Every now and again I think that it's all a delusion --- that something important and alive is happening out there in radioland --- that I just don't know where to look. Maybe they do it when I am asleep. I tune into "All Things Considered" and I hear bits and bites of news that I could get on any of the commercial stations, an extended review of rock records --- rock! --- or a mini-interview with someone in Washington who will appear next weekend on "Meet the Press." I hear a light-hearted feature on fashions, another (another!) peek at the stock-market, and a one-minute review of books. And I then know that NPR has gone the way that Devo used to sing about. They've devolved. The promise made to us so long ago is long forgotten.

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The Seven Ages
Louise Glück
We've often contended that poetry worth writing home about has to be wrapped up in a whoosh of words --- maybe like Donne's wonderful strange lines,

    I long to talk with some old lover's ghost
    Who died before the god of love was born...


    Busy old fool, unruly sonne
    Why dost thou thus...

Perhaps (we're thinking), it's time for Ms. Glück to take a year off --- to do the sabbatical in Vail, or Virginia City, or Vancouver --- wherever the hell tired-out poets go to get back in touch with the world, or with themselves. Perhaps, out of the hubble-bubble of the college life she could spend some time observing, at close hand, the world that she may be missing there amidst the dark winters and the soporific backbiting of the Ivy League.

Perhaps in Venice, or Victoria, or Vienna, she could have a chance to renew acquaintance with some of the language masters: e e cummings, Edward Thomas, the Bard himself, say --- all those who are in it for sheer hypnotic music, music we don't find much of in

    Time was passing. Time was carrying us
    faster and faster toward the door of the laboratory,
    and then beyond the door into the abyss, the darkness.
    My mother stirred the soup. The onions,
    by a miracle, became part of the potatoes.

The onions! The potatoes!

Perhaps it would help if some of us looney-cakes came along with her while she is out charging her batteries, help her get rid of what the blues singers call her "usta'-be" --- teach her how to be a bit more daft (contained lunacy always helps verse: see T. S. Eliot, John Ashbery, William Collins, Christopher Smart, Emily Dickinson).

Or, how about pumping up some good old-fashioned ire and bitterness --- like Keats or Larkin or Plath: Keats with his profound loathing of aging, sickness, dying,

    The weariness, the fever, and the fret
    Here, where men sit and hear each other groan...

Or Larkin,

    I listen to money singing. It's like looking down
      From long French windows at a provincial town,
    The slums, the canal, the churches ornate and mad
      In the evening sun. It is intensely sad.

Plath? Well, maybe Glück could pick up a bit of spare change from Plath...and her old black shoe.

Louise Glück writes poetry, poetry that appears regularly in all the right places: The New Yorker, The New York Review of Books, The Kenyon Review, The American Poetry Review. This is her eleventh book. She's won the Pulitzer Prize, the National Book Critics Circle Award, the New Yorker reader's award. She teaches at Williams College.

Despite all that, at this point, the best thing we can find in The Seven Ages might be the name. No, not of the book --- the seven ages of, presumably, man. No, we're talking about Glück. As in Christoph Willibald. Makes us hope that, at the very least, someday she could stir up some inspiration from her great-great-great grandfather.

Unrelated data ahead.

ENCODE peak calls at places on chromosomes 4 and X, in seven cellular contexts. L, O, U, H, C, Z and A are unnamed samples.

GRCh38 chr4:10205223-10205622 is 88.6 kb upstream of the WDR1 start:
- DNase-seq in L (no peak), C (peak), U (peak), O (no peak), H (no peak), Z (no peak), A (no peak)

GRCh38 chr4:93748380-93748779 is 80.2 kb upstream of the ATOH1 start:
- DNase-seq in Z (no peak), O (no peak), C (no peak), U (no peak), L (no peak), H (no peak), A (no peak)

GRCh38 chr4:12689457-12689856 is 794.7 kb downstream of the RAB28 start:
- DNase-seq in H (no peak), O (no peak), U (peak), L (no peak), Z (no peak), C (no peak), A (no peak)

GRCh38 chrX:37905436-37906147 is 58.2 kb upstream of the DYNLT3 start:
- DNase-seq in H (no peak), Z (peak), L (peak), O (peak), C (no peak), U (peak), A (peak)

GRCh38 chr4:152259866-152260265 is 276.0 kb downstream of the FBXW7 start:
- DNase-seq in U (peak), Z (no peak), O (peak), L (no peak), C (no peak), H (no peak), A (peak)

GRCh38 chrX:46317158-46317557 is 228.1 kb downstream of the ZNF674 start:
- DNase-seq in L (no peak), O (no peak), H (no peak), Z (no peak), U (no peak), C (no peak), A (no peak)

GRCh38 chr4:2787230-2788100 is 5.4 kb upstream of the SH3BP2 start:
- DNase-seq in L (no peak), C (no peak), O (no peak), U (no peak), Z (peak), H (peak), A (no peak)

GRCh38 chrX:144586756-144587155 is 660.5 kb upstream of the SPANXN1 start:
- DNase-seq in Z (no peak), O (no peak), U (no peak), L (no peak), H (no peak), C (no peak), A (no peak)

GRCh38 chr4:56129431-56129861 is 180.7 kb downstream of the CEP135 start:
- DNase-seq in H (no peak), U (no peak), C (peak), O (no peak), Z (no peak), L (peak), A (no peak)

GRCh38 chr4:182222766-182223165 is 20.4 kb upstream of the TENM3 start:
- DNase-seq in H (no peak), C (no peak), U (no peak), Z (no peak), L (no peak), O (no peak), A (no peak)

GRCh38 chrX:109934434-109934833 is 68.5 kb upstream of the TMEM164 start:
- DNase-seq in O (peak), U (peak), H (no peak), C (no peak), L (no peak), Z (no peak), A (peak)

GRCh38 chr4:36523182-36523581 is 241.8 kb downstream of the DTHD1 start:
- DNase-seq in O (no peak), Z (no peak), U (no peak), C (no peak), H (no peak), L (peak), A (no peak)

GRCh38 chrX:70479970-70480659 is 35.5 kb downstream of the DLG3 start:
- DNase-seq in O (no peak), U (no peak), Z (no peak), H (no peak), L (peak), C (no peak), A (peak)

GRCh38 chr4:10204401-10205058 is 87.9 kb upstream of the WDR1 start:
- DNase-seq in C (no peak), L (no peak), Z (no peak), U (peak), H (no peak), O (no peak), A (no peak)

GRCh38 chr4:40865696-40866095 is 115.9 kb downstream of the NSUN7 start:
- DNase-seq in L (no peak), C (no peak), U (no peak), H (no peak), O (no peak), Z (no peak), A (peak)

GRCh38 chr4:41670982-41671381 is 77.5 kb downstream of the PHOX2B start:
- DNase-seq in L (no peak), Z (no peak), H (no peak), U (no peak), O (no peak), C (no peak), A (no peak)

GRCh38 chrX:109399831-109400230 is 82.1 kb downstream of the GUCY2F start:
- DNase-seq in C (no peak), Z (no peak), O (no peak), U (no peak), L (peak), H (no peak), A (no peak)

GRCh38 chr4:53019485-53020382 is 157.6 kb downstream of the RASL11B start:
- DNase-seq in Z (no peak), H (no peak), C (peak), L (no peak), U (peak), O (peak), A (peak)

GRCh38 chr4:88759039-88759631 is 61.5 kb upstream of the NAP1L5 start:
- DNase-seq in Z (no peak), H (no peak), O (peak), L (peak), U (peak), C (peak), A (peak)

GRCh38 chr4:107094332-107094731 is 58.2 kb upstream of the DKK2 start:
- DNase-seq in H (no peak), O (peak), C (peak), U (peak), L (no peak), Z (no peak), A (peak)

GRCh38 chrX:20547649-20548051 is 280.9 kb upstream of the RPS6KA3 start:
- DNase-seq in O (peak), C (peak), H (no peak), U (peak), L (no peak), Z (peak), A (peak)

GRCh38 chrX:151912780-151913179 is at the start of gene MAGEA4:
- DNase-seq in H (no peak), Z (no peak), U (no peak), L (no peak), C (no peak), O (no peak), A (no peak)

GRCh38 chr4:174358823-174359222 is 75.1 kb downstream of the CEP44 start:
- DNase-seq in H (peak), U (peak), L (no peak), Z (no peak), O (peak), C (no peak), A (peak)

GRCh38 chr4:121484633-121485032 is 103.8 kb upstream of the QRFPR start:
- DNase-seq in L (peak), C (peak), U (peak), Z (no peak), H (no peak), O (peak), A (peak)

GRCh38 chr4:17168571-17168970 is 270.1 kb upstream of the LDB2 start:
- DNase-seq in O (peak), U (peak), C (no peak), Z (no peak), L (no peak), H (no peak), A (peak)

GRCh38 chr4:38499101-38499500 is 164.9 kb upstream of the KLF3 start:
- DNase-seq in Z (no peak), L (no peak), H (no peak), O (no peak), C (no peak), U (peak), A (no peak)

Now there was someone who knew what to do with words, words and music.

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Confessions of a PR Man
Robert J. Wood
We once had this vision of the PR man hired on in 1938 to explain to the denizens of the city of Auschwitz why they were going to have all this ugly construction work going on in their neighborhood.

"Don't worry," he says, speaking before the regular monthly luncheon meeting of the Auschwitz Chamber of Commerce, "We're going to bring in over six million marks worth of local construction --- carpentry, cement, wiring, fencing, housing, and towers. If you add the 1,000 new guards, officers, and clerical help on the permanent labor force, we're talkin' jobs that will be doubling the local economy." And the members of the Auschwitz Better Business Bureau look around and nod their heads and vote to give their personal backing and thanks to the national government for this newest project as they think of the Deutschmarks rolling in.

Now, we'd be the last to make any parallels between this and the various works of Robert J. Wood with his Byoir PR firm over the last thirty years --- but he does lay some unlikely strutting on us in this roman à thèse. Northeast Utilities wants to build a nuclear plant, and the neighbors don't dig it. Turn it over to Woods. He proves to those nervous nellies that radiation is no worse than slutswool under the bed; soon enough everyone wants their own nuclear plant there next to the backyard barbecue.

An "atomic radiation center" scheduled for construction by CIT Corp in Ohio? No prob, babe. Woods has these heavy-weight friends on the AEC, they'll pull some strings --- the radiation center gets built, and the citizens just love it. That bastard Jesse Jackson giving you a fit at the A & P, with his Operation Breadbasket? Not to worry: a few meetings with some friendly newspaper folks, a couple of arrests (complaints signed by a front man, not the Atlantic & Pacific), executives never at home when the opposition comes calling --- and A & P is out of the woods.